In September 2013, I had the privilege of attending an International Conference for Catechists in Rome, which was sponsored by the Pontifical Council for Promoting the New Evangelization. It was a true blessing to be in Rome during the Year of Faith. We listened to several speakers, including Dr. Petroc Willey, the English consultant to this Pontifical Council, and Franciscan University alumna, Dr. Jem Sullivan. Two extraordinary things happened during those few days. The best, of course, was being able to shake hands with our Holy Father Pope Francis. I began weeping as soon as he entered the Audience Hall and as I held his hand for a few brief seconds. As he began his catechesis, I continued to weep as he affirmed all that I have been striving to do in forty years as a catechist. I honestly felt that St. Peter, the simple fisherman from Galilee, was speaking through this simple man from Argentina. And then I wept no more.
The second experience was attending Mass celebrated by Archbishop Rino Fisichella, the President of the Council for Promoting the New Evangelization and the many bishops and priests who were attending the conference. Mass was celebrated upon the altar directly under the Chair of St. Peter, the symbol of the authority of the first Pope and his successors through two millennia. It was then that I decided that I would devote the next several issues of The Sower to Peter and the Apostles.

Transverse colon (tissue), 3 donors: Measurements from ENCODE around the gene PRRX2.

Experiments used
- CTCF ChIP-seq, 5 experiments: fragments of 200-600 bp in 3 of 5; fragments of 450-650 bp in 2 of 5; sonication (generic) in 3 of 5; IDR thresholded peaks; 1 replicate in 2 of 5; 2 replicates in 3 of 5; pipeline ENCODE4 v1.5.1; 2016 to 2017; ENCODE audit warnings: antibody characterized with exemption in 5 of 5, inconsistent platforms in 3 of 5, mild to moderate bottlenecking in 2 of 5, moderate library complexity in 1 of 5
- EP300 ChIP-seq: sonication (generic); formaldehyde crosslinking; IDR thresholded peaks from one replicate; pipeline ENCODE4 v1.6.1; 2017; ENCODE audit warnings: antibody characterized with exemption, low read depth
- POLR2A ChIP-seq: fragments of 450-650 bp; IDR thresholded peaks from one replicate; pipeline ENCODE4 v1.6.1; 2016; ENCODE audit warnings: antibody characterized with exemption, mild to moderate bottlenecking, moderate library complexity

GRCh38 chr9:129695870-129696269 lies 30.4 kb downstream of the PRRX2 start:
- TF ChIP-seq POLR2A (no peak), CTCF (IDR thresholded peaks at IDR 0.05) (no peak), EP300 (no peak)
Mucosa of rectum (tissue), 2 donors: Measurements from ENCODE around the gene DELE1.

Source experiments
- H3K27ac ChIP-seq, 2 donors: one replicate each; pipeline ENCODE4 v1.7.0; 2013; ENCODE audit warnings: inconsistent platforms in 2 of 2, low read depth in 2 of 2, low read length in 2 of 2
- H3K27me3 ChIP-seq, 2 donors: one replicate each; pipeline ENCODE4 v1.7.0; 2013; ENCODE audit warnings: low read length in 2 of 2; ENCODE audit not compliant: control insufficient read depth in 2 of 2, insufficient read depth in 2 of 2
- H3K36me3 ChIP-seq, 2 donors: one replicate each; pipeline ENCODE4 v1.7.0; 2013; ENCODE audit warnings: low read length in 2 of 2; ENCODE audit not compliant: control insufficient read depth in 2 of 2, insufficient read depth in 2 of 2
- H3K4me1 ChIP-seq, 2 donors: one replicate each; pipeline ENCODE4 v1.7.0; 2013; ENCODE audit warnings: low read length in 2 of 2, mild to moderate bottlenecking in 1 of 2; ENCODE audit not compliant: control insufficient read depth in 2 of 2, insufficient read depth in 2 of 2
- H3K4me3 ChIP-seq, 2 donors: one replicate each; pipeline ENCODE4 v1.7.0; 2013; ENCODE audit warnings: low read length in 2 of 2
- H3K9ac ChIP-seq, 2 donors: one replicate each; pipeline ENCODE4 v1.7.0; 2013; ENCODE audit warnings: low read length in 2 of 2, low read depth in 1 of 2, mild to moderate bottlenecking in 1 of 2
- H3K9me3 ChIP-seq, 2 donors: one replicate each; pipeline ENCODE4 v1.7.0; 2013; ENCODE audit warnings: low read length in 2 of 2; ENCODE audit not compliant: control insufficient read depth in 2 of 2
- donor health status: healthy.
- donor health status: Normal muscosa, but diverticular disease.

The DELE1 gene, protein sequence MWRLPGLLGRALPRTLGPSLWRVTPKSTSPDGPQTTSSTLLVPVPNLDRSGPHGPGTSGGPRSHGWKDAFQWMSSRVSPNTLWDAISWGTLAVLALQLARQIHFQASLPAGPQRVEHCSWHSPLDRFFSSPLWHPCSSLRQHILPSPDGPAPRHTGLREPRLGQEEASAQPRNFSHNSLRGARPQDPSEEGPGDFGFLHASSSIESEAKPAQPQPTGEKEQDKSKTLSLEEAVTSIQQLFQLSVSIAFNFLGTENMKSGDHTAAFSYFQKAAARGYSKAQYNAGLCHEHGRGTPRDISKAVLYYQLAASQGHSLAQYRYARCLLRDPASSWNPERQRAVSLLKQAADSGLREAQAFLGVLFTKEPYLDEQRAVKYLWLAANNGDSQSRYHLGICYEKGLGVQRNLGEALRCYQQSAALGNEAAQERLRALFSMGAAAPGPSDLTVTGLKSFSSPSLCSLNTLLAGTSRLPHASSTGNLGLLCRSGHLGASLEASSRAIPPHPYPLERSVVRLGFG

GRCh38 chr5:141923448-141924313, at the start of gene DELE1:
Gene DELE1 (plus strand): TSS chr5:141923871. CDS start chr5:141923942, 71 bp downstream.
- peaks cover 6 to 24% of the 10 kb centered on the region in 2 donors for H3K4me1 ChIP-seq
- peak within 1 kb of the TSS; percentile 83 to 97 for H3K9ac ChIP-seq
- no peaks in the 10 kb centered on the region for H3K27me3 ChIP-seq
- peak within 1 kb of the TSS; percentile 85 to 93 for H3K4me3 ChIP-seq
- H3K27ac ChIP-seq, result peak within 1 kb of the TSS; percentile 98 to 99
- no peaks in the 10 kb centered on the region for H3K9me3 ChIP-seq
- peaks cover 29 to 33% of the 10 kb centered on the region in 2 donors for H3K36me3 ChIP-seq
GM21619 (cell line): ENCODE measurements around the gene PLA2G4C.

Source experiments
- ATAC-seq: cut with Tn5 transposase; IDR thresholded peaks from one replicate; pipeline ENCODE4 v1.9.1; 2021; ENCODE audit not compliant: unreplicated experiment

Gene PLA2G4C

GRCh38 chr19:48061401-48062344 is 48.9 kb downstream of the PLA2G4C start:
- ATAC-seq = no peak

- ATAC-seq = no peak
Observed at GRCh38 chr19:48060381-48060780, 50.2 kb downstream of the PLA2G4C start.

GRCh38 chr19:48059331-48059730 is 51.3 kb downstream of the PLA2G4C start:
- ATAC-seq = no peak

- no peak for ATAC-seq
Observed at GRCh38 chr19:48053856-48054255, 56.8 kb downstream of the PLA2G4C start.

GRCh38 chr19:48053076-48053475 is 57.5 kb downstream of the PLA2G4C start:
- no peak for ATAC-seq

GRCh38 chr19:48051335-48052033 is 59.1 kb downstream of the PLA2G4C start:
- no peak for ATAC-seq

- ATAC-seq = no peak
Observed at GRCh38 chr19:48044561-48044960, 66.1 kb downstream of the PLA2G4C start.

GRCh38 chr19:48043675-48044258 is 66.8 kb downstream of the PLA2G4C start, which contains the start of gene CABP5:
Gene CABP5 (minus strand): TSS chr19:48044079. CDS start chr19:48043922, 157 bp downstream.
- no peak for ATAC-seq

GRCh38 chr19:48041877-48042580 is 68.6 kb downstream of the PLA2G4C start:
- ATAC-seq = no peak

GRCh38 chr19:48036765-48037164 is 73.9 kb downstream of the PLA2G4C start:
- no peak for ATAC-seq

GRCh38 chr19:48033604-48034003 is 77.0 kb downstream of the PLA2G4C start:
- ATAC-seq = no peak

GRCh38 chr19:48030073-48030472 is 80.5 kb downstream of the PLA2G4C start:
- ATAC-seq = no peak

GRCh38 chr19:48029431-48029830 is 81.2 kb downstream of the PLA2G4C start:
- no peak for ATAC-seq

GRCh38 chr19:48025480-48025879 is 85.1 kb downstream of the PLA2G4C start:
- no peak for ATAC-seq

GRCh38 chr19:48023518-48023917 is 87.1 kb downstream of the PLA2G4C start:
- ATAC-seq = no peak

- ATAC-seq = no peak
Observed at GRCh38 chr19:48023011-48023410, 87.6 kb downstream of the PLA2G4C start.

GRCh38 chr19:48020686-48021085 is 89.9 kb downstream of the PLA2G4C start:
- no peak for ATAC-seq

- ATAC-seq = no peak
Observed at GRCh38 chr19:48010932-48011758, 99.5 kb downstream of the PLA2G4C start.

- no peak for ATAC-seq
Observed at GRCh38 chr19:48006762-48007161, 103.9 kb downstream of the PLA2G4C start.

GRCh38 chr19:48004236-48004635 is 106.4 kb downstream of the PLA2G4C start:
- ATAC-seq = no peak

I wrote about St. Peter several years ago when I did a series of articles on catechetical saints who were popes. I am sure the life of Peter is well known to the readers. It is clear in the Gospels, in the Acts of the Apostles, and in Peter’s letters contained in the New Testament. He was impetuous, he was flawed, and in the end he denied the One whom he believed to be the Messiah. Why did he do that? Did he reject Christ entirely? Hadn’t he left everything, including wife and family to follow Jesus? Was he afraid?